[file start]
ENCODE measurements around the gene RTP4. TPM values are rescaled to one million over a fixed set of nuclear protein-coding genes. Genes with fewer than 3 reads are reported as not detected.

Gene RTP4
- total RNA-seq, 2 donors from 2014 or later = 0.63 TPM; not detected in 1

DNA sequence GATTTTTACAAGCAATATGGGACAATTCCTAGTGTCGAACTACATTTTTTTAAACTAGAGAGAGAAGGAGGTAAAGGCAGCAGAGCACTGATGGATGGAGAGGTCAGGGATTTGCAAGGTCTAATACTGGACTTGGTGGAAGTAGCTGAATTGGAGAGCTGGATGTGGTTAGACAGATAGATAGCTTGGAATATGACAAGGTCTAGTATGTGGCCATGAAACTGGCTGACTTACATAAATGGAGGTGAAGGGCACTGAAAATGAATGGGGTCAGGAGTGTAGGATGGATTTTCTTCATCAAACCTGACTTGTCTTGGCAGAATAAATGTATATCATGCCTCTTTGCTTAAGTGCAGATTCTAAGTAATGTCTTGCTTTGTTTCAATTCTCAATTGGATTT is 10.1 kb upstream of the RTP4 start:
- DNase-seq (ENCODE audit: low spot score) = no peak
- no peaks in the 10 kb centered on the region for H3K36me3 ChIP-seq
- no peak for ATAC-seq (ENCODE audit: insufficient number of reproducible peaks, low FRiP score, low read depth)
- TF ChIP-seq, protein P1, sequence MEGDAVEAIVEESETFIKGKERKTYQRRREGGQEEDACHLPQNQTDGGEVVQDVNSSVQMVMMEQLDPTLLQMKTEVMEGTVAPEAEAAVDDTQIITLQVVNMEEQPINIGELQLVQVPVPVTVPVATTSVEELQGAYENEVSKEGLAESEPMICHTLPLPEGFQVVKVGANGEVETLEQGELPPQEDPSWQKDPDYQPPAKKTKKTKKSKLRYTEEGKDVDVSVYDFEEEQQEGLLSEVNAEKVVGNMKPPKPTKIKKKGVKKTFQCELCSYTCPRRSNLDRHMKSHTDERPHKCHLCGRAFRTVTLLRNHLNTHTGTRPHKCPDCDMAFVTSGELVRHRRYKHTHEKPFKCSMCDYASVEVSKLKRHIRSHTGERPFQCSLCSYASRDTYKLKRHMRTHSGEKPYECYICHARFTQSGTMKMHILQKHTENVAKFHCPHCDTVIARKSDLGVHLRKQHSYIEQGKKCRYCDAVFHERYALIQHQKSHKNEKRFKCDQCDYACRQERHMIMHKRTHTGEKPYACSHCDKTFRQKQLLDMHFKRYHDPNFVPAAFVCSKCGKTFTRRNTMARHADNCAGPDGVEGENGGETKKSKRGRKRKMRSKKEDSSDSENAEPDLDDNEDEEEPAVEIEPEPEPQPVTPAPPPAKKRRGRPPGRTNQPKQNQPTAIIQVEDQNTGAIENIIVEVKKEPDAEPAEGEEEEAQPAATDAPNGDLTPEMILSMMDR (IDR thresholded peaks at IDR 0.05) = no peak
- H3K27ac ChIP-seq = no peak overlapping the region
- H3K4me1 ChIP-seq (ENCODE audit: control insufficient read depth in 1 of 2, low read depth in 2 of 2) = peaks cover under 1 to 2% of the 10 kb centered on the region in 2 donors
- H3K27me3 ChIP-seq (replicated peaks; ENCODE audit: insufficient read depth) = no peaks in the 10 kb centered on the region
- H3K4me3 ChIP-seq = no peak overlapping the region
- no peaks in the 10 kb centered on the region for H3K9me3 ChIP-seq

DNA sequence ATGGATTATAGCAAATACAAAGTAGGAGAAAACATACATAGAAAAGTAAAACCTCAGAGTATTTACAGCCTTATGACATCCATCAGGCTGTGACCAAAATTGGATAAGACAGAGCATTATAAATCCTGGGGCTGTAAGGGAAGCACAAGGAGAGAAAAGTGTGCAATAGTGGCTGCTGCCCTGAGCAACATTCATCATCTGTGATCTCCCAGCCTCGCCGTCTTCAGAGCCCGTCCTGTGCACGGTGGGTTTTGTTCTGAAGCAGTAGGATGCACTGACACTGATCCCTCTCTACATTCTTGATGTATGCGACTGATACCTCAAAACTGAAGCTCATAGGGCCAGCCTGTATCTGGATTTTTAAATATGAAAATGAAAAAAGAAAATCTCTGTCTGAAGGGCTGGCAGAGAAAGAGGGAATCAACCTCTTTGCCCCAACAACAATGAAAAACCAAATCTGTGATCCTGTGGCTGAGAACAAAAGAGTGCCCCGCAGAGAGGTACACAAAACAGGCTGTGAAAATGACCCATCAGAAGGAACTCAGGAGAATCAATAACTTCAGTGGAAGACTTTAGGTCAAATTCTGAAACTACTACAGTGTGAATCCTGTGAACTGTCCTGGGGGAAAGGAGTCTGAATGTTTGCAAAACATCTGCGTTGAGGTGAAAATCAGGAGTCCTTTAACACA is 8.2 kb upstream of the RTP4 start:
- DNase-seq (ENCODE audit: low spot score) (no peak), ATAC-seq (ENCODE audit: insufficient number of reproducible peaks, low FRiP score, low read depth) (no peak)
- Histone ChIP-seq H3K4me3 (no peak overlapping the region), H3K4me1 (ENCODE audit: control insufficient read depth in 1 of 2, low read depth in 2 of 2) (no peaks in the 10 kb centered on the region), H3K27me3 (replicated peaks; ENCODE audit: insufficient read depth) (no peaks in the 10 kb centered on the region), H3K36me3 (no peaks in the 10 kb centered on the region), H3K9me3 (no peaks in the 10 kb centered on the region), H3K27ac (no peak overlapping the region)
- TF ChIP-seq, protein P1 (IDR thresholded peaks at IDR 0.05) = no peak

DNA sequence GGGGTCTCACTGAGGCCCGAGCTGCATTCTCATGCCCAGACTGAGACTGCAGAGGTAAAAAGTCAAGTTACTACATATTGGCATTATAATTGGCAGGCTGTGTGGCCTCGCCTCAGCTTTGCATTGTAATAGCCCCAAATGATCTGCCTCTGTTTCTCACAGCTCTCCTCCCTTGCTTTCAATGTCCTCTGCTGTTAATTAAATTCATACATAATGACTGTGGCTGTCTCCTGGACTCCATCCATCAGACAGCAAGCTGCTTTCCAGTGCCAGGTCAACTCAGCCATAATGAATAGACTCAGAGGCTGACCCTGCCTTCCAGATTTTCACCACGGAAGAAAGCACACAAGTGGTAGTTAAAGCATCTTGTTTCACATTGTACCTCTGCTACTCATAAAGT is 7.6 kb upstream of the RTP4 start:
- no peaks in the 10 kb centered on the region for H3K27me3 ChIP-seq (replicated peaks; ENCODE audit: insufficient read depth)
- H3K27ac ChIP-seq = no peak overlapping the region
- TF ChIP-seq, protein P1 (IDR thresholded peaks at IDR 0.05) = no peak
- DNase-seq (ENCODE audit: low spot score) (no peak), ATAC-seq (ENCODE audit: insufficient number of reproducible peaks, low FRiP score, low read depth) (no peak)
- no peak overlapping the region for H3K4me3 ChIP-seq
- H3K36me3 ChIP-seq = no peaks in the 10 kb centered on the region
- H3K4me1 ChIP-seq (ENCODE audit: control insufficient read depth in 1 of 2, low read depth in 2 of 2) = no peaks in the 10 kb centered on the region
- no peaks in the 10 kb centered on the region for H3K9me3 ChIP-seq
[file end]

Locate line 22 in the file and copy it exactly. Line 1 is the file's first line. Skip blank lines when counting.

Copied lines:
- DNase-seq (ENCODE audit: low spot score) (no peak), ATAC-seq (ENCODE audit: insufficient number of reproducible peaks, low FRiP score, low read depth) (no peak)